Does Holiday Time with the Family Shake you Up Emotionally?
You are of course not alone!
Spending the holidays with family can be a great chance to reconnect but also a serious stressor that can bring up old issues of sibling rivalry, territoriality, competitiveness, boundary difficulties, and perhaps hardest of all, trying to get love or approval from someone who just can’t give it. Of course, for married couples, this is in addition to the issues that have to be negotiated around whose family to spend the holidays with and how to manage family issues between parents-in-law and children-in-law. And then there are parenting issues when it comes to kids being off schedule or in a setting where regular rules or family values may be challenged or simply disregarded by well-meaning relatives or just by the disruption in routine and structure.
And so it’s no wonder that many people breathe a sigh of relief when the holidays are over and life seems to return to “normal”, even if there is a sense of loss about saying goodbye to family members who live far away or returning to work and everyday stresses at home.
Here are some tips and thoughts about how to recover emotionally from the post-holiday syndrome!
1. Reestablish emotional boundaries. Did you get caught up worrying about other peoples’ problems or getting emotionally involved in conflicts that didn’t directly involve you? Did you allow yourself to get caught up in old triggers or taking other peoples’ advice or criticism to heart even when it was unsolicited or more about them than about you? It’s time to take stock of this and to firm up a sense of healthy detachment and self-possession.
2. Use this opportunity to affirm the value of diversity and differences, as well as to practice being flexible where you might be too rigid. You may have a particular parenting approach, but seeing other approaches used by your partner’s family members, for example, can remind you that there’s not just one good way to parent. This can also be a good opportunity to see that things don’t have to always fit your ideal. You may be a very structured parent but a few days of being spoiled by the grandparents won’t make or break your kid.
3. Put old issues in context. Family members often regress when they return to their childhood home or family environment. This is usually temporary and doesn’t have to reflect your overall relationships with parents or siblings. Try to remember that we all go back to old patterns when we find ourselves in certain settings, without being too judgmental or reactive when you notice things that used to bother you but aren’t really that big of a deal in the scheme of things. Humor is a great antidote for childish jealousies, hurts, and patterns that can have an uncanny way of reasserting themselves when everyone comes together!
4. Let go of what you can’t control. One thing you can’t control is how others see you. We all have our own filters and our own limits to what we can accept in others and what we can allow ourselves to see about the other. Your mother may never get your point of view if she’s an unhealthy person herself. Your brother may judge you for not being successful like him but this might be more about his own ego than about you. Your sister-in-law may think you’re a horrible parent because she puts too much pressure on herself to be the perfect parent. It’s just not always that much about you.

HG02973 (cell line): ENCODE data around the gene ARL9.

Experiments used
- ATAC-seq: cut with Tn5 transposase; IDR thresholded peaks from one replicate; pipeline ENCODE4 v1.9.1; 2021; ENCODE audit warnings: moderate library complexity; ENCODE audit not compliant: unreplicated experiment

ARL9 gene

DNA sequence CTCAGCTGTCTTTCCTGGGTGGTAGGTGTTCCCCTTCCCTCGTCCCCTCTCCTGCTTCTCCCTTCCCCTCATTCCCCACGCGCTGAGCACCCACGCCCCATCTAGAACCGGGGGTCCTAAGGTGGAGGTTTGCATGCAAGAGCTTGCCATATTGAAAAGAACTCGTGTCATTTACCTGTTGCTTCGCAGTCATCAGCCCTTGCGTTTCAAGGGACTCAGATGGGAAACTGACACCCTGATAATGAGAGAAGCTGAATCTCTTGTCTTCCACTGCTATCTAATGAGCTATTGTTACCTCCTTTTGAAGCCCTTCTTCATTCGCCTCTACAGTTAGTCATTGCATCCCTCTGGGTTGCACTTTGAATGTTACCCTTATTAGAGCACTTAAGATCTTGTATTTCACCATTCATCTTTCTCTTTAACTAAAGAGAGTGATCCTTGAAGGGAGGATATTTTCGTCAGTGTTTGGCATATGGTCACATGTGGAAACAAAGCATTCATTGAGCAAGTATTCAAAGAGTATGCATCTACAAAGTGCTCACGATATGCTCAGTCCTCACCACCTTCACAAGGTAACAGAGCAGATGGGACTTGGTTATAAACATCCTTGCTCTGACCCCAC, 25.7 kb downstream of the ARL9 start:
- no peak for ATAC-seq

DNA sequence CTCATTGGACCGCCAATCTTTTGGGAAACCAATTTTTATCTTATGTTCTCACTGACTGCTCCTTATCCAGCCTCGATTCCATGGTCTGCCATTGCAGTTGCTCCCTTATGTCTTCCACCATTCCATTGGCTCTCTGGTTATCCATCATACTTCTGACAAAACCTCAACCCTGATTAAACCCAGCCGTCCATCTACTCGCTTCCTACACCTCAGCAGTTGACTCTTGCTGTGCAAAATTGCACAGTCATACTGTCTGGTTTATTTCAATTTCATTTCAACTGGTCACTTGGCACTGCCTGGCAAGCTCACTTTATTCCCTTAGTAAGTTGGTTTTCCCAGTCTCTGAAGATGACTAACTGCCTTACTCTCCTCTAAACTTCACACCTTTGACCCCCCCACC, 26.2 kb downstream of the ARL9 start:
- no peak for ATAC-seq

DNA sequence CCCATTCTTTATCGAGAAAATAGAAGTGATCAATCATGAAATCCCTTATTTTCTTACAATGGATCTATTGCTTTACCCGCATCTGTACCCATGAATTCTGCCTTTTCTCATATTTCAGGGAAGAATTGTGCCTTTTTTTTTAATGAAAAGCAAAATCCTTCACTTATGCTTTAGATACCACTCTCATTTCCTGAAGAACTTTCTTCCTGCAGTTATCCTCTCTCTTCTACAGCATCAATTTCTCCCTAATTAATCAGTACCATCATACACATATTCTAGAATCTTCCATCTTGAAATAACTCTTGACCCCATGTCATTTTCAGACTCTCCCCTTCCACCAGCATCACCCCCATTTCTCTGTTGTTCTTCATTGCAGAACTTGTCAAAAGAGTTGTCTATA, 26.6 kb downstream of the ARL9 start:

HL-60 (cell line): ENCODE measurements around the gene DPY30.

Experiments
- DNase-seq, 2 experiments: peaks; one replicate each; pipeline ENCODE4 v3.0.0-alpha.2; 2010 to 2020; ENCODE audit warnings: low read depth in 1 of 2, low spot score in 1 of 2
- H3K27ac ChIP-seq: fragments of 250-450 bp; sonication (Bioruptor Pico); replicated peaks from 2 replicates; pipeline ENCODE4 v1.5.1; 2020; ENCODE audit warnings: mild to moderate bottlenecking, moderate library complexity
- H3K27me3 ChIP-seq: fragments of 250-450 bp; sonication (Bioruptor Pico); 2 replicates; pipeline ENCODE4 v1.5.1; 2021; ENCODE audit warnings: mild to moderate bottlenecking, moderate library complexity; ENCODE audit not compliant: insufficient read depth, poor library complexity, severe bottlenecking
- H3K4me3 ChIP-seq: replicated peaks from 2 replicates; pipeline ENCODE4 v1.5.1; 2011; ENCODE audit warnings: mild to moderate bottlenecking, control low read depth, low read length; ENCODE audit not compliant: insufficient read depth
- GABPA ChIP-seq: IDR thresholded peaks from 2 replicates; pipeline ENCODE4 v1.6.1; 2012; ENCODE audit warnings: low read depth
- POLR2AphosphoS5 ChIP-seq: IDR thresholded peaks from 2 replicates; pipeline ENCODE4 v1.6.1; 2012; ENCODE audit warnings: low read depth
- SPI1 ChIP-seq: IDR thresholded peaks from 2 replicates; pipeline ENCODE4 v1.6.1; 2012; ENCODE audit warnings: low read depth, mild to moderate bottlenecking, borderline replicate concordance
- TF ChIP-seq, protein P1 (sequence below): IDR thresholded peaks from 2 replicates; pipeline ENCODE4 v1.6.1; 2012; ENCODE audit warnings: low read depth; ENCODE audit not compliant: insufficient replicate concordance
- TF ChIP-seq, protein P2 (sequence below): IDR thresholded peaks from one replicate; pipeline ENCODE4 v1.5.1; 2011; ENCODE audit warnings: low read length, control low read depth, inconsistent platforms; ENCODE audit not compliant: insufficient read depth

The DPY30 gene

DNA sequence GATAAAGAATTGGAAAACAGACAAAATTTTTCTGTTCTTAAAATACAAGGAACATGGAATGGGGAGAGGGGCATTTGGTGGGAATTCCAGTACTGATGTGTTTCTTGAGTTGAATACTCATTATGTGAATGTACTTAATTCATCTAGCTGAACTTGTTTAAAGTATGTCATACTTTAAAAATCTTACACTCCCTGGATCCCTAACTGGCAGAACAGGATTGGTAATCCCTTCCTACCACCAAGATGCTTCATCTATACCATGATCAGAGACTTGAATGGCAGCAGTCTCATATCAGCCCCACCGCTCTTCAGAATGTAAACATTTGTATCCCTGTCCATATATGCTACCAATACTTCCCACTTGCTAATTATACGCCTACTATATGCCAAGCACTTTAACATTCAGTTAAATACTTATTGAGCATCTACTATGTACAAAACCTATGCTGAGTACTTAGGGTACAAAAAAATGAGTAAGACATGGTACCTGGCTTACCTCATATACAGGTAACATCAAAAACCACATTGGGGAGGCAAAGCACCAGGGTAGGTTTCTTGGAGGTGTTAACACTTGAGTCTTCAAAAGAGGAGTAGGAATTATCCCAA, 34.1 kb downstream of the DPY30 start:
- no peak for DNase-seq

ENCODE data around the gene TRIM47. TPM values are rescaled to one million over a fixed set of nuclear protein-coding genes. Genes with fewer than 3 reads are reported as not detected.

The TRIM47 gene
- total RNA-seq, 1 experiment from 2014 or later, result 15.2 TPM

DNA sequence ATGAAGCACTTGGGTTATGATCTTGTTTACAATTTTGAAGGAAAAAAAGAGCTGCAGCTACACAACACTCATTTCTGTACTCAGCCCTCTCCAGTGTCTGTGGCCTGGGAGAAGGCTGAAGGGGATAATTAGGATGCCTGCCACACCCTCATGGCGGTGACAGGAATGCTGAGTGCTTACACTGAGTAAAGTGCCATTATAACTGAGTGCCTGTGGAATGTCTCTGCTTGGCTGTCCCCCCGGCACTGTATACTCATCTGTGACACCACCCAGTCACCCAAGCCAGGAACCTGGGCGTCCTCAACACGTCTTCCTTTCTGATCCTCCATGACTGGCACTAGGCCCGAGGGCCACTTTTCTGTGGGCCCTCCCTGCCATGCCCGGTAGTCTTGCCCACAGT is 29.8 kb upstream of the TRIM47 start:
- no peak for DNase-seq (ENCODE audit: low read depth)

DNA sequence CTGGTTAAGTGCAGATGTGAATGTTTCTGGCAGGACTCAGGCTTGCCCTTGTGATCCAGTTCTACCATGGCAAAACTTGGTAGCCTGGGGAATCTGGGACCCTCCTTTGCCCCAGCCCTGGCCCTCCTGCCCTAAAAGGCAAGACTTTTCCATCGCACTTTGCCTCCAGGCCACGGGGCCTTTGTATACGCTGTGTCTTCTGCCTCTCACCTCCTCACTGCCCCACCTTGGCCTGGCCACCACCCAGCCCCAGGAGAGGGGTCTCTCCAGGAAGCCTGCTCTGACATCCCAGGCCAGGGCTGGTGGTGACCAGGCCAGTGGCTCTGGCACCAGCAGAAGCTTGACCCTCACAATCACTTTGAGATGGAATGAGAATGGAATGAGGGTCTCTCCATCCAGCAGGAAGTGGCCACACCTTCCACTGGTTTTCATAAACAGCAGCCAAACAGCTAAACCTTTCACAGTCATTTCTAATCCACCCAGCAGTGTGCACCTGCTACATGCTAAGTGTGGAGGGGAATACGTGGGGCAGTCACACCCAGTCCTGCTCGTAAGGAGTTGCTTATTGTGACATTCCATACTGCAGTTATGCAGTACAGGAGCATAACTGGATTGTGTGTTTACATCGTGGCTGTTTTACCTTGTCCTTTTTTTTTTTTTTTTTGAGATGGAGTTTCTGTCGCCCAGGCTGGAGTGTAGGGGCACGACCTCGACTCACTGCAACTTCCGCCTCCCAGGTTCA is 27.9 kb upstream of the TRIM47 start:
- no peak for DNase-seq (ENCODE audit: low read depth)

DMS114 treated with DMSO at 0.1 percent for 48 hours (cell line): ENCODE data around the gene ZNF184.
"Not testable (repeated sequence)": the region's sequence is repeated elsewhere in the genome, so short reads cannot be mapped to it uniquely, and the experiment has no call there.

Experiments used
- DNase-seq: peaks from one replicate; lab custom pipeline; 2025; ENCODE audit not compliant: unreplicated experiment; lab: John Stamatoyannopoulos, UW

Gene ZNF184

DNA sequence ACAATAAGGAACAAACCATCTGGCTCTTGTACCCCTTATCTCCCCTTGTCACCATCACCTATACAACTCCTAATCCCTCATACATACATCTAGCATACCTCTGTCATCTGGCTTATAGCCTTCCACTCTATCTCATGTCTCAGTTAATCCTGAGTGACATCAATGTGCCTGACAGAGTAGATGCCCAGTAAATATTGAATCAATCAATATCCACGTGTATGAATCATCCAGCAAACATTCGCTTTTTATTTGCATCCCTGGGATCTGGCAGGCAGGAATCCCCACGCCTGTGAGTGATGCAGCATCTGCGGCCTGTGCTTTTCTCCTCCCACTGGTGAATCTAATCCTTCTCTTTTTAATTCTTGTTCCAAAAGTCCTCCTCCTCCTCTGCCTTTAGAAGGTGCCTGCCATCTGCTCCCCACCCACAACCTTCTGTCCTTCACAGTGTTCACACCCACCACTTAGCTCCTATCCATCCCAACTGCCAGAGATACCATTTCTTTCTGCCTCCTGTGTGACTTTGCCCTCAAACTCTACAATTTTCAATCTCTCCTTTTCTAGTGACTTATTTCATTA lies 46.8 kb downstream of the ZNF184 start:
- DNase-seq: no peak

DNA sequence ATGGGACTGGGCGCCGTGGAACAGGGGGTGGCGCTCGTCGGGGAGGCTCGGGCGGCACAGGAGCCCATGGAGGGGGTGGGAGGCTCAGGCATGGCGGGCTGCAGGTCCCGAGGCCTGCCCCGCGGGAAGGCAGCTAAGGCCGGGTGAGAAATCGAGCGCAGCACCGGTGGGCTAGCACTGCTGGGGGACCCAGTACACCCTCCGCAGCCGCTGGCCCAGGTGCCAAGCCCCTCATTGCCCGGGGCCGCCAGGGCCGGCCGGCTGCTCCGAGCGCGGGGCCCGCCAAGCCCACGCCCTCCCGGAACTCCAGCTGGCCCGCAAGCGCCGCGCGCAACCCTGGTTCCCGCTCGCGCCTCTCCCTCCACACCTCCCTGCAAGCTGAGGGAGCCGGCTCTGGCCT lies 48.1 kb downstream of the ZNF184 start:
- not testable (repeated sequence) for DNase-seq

5. Review what worked and what didn’t. Sometimes we’re so glad to be out of a situation that we just don’t want to go back and think about it once it’s behind us. Out of sight, out of mind. You may be so glad the holidays are behind you that you miss the opportunity to reflect on what went well and what didn’t, and what can be done next time around to make things go more smoothly.
6. If you need help, get help! If there are deeper issues that usually get pushed under the rug but that came into focus over the holidays, it may be time to get some help. Therapy can help you learn to set boundaries with family members who are disrespectful of your limits, to see yourself through your own mirror rather than someone else’s distorted view, or to figure out whether you take too much or too little responsibility for problems in your relationships. It can also help you learn techniques for dealing with difficult people, communicating more effectively, or identifying unconscious beliefs or patterns that keep repeating themselves despite your best efforts to the contrary or your lack of awareness of them.
I invite your questions and comments and don’t forget to go to visit business.facebook.com/goldsteintherapy to follow my page for more insights, tips, and ideas!
To make an appointment for therapy, please call me at 973-348-9384. I don’t usually answer the phone directly because I am in session but I will definitely return your call so please leave a message!
Feel free to also take my FREE Relationship Closeness Quiz by clicking here: http://goldsteintherapy.com/relationship-closeness-quiz/
And you might like some of my most popular blog posts as well:
Disengaging from Manipulators: http://goldsteintherapy.com/disengaging-from-manipulators-goldstein-therapy-clifton-nj/
Dealing with Narcissists: http://goldsteintherapy.com/dealing-with-narcissists/
Managing Boundaries in Relationships: http://goldsteintherapy.com/managing-boundaries-in-relationships-goldstein-therapy-clifton-nj/
Hope to hear from you!
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